UT students swing into spring

Kenzie Kowalski

Austin is a city typically associated with current trends, but classic art forms continue to thrive among the new.

Since its rise in popularity in the 1930s, swing dancing has maintained its popularity in the dancing community. In spite of its old age, local dance organizations keep the art from fading into obscurity. Texas Swing Dance Society and Austin Swing Syndicate — a nonprofit organization that hosts a weekly dance every Thursday night at the Texas Federation of Women’s Club — are both organizations in Austin that teach the art of swing dance as well as the importance of the jazz music swing originated from.

Physics junior Khiloni Shah and biomedical engineering sophomore JohnPeter Bekker took over the Texas Swing Dance Society in 2017 to give students a creative outlet and academic break. Shah said the spirit of Austin helps swing dancing continue to thrive.

“Austin is a great place for dances like this,” Shah said. “Austin is a large community and there’s lots of opportunities to dance everywhere you are.”

For students in rigorous academic majors, swing dance is an opportunity to spend time in a recreational and relaxed environment.

“I’m a STEM major and there’s a lot of STEM majors in swing,” Bekker said. “A lot of us don’t really get a creative outlet.”

Both Shah and Bekker said they try to go swing dancing every Thursday night, often arranging their schedules around the activity. They said they are passionate about swing dancing because of its interesting history and the unique community it exposes them to.

“I think it’s important partially because it’s … an old dance,” Shah said. “It has a lot of history to it. There’s a lot of … free movement with it. I think it’s something that’s important to keep alive.”

The Texas Swing Dance Society meetings are held Thursdays at 2609 University Ave. from 6:30–8:00 p.m. After the meeting, students head to the Texas Federation of Women’s Club where they participate in Austin Swing Syndicate’s community wide social swing dance.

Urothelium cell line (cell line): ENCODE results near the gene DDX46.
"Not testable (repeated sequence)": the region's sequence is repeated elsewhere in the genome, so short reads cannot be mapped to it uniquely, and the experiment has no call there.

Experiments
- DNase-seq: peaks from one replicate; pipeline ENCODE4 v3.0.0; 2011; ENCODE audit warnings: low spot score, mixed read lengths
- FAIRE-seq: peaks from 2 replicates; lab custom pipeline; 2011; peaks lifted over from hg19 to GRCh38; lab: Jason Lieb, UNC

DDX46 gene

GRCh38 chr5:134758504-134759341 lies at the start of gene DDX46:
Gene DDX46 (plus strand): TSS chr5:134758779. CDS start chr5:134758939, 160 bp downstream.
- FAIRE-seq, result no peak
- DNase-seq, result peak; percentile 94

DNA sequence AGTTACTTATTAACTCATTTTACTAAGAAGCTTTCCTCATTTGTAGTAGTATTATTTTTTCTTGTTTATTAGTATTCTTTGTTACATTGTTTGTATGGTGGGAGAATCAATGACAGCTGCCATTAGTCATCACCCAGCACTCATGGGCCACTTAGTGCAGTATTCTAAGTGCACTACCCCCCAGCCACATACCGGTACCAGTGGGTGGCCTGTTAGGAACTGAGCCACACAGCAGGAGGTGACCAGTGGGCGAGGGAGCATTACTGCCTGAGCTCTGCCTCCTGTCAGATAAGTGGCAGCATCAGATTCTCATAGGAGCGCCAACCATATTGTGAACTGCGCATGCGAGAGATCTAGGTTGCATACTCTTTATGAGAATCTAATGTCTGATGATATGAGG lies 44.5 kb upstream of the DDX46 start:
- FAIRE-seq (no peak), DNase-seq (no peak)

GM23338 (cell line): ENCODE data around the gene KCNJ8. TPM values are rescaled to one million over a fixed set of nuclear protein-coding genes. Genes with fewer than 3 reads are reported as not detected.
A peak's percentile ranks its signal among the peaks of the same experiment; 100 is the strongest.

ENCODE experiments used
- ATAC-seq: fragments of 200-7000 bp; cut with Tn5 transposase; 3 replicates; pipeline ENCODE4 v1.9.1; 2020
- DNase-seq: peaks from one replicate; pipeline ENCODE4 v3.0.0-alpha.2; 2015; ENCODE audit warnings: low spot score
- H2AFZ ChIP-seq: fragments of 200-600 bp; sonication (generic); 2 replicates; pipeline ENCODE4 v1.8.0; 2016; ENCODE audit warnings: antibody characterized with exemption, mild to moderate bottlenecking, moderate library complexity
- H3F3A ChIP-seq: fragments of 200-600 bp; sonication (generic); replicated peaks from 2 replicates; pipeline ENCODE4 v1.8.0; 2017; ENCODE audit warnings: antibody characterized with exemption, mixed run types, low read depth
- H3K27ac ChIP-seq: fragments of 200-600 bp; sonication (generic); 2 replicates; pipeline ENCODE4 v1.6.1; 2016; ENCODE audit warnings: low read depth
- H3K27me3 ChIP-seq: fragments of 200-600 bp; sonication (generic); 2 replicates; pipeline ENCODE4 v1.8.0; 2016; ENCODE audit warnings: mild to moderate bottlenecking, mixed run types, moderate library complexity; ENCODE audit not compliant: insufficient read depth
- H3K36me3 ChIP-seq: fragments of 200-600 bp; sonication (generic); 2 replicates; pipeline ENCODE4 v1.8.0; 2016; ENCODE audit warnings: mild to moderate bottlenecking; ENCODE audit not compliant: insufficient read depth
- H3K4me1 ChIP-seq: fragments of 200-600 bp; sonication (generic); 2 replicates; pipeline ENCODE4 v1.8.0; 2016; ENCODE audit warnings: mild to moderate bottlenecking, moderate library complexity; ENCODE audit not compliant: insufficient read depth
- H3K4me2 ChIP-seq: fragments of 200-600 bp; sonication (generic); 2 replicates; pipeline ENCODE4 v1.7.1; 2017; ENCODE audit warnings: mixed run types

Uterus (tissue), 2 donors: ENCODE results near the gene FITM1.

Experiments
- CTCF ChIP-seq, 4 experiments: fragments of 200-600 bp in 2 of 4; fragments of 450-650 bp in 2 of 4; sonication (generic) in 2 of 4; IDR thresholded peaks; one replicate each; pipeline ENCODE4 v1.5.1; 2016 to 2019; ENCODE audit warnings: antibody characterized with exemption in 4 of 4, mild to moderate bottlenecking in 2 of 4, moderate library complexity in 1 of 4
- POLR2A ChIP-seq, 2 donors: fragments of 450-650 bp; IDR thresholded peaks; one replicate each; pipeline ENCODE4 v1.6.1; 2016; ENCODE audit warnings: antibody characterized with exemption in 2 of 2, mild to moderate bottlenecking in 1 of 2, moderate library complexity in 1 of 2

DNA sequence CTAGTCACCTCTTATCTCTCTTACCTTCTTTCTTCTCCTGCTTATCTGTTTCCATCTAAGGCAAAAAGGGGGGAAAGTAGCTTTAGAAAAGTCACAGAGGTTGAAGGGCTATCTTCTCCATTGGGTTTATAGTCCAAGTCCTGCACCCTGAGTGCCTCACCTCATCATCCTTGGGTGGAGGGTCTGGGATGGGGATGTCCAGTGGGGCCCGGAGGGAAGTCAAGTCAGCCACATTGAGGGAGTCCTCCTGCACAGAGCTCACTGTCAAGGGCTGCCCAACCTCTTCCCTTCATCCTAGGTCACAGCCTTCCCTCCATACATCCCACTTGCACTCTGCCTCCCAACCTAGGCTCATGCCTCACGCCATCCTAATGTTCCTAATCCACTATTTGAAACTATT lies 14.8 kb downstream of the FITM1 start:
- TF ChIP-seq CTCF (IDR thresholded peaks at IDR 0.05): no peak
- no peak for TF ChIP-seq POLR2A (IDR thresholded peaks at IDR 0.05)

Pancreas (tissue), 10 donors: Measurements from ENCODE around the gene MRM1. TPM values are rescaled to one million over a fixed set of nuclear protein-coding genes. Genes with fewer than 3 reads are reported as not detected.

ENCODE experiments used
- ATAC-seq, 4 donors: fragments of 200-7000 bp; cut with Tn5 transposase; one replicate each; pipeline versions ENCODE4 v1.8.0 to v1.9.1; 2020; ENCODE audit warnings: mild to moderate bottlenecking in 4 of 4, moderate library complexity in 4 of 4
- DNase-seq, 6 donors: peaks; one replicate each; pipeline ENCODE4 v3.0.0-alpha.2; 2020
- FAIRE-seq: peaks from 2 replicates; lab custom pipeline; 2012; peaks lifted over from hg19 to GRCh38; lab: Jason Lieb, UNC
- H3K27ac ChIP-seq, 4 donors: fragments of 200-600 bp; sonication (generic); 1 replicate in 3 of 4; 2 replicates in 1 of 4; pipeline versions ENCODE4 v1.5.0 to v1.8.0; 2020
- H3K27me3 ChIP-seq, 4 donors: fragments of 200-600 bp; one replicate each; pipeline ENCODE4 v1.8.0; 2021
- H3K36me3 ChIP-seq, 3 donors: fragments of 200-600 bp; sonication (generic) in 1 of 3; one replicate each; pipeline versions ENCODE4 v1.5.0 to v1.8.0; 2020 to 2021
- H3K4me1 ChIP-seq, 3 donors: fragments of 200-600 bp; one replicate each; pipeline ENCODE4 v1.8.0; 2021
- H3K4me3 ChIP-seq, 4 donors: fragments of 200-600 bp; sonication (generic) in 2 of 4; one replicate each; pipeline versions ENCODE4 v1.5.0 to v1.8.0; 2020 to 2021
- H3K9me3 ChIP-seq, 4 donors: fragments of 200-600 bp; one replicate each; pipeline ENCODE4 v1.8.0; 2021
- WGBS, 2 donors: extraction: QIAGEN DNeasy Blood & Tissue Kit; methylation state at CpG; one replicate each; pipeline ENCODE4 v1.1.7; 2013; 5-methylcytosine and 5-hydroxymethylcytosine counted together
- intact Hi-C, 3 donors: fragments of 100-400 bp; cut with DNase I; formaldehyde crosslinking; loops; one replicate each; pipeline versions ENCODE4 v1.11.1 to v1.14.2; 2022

The money raised from the dances and other fundraisers allow Austin Swing Syndicate to hire bands and keep swing dancing alive in Austin.

The Texas Swing Syndicate is operated by a board of directors made up of adult and student volunteers. Nick Williams is a mass communication senior at Texas State University and has been a Texas Swing Syndicate’s board member for the past two years. Williams said he loves swing dancing because he has met so many friends through it.

“It’s funny that this kind of thing still exists, especially in the modern world,” Williams said. “You look around and (don’t) even know it’s such a community around this kind of activity.”

Williams said another appeal of swing dance for him is the unique and transformative experience that accompanies it.

“It’s almost like you’re stepping back in time,” Williams said. “A lot of the culture has to do with the matching the attire and then the style and all. It’s a lot of old souls who found somewhere that speaks to them.”

The Texas Swing Dance Society and Austin Swing Syndicate are both run by volunteers and have a shared goal of keeping swing dance alive in Austin.

“As we all work together, we can make this organization keep thriving, help continue educating more people about the dance and create this great environment where people can have a good time,” Williams said.